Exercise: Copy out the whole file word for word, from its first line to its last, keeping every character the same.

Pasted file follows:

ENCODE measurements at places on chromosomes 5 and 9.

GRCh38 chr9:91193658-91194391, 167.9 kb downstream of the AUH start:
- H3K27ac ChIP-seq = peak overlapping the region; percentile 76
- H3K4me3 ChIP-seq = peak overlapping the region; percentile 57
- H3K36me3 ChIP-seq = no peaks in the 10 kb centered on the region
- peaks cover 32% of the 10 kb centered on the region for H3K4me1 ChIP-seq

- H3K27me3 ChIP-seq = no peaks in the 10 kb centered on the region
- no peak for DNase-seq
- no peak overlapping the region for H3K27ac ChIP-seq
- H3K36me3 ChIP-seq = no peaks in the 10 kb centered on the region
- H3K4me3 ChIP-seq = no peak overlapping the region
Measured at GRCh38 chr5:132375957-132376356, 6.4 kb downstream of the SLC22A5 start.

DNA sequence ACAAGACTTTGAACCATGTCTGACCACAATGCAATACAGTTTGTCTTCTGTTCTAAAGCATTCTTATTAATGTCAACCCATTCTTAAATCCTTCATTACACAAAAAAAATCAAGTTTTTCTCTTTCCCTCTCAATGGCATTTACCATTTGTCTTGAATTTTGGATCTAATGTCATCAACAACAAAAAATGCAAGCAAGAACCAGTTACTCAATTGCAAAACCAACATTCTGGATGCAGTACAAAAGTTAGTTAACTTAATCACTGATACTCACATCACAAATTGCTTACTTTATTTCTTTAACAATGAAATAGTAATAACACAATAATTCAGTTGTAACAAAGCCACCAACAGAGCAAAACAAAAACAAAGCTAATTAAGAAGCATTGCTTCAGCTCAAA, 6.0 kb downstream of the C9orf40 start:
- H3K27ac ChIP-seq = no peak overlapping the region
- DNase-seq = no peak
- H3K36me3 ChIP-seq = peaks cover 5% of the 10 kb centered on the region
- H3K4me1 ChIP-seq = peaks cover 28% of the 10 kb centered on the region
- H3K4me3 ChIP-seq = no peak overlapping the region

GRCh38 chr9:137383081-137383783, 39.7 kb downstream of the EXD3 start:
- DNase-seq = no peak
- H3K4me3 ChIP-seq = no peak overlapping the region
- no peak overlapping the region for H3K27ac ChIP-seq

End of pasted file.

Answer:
ENCODE measurements at places on chromosomes 5 and 9.

GRCh38 chr9:91193658-91194391, 167.9 kb downstream of the AUH start:
- H3K27ac ChIP-seq = peak overlapping the region; percentile 76
- H3K4me3 ChIP-seq = peak overlapping the region; percentile 57
- H3K36me3 ChIP-seq = no peaks in the 10 kb centered on the region
- peaks cover 32% of the 10 kb centered on the region for H3K4me1 ChIP-seq

- H3K27me3 ChIP-seq = no peaks in the 10 kb centered on the region
- no peak for DNase-seq
- no peak overlapping the region for H3K27ac ChIP-seq
- H3K36me3 ChIP-seq = no peaks in the 10 kb centered on the region
- H3K4me3 ChIP-seq = no peak overlapping the region
Measured at GRCh38 chr5:132375957-132376356, 6.4 kb downstream of the SLC22A5 start.

DNA sequence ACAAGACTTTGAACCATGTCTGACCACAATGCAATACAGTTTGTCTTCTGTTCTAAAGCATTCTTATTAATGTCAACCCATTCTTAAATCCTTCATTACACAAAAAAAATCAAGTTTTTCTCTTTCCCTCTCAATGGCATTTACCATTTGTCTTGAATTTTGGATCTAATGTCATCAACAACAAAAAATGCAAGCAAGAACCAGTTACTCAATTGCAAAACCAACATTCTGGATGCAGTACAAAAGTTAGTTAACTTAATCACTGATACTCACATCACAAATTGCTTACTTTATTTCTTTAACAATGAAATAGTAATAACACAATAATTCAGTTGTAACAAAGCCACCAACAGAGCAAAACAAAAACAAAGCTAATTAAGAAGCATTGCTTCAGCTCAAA, 6.0 kb downstream of the C9orf40 start:
- H3K27ac ChIP-seq = no peak overlapping the region
- DNase-seq = no peak
- H3K36me3 ChIP-seq = peaks cover 5% of the 10 kb centered on the region
- H3K4me1 ChIP-seq = peaks cover 28% of the 10 kb centered on the region
- H3K4me3 ChIP-seq = no peak overlapping the region

GRCh38 chr9:137383081-137383783, 39.7 kb downstream of the EXD3 start:
- DNase-seq = no peak
- H3K4me3 ChIP-seq = no peak overlapping the region
- no peak overlapping the region for H3K27ac ChIP-seq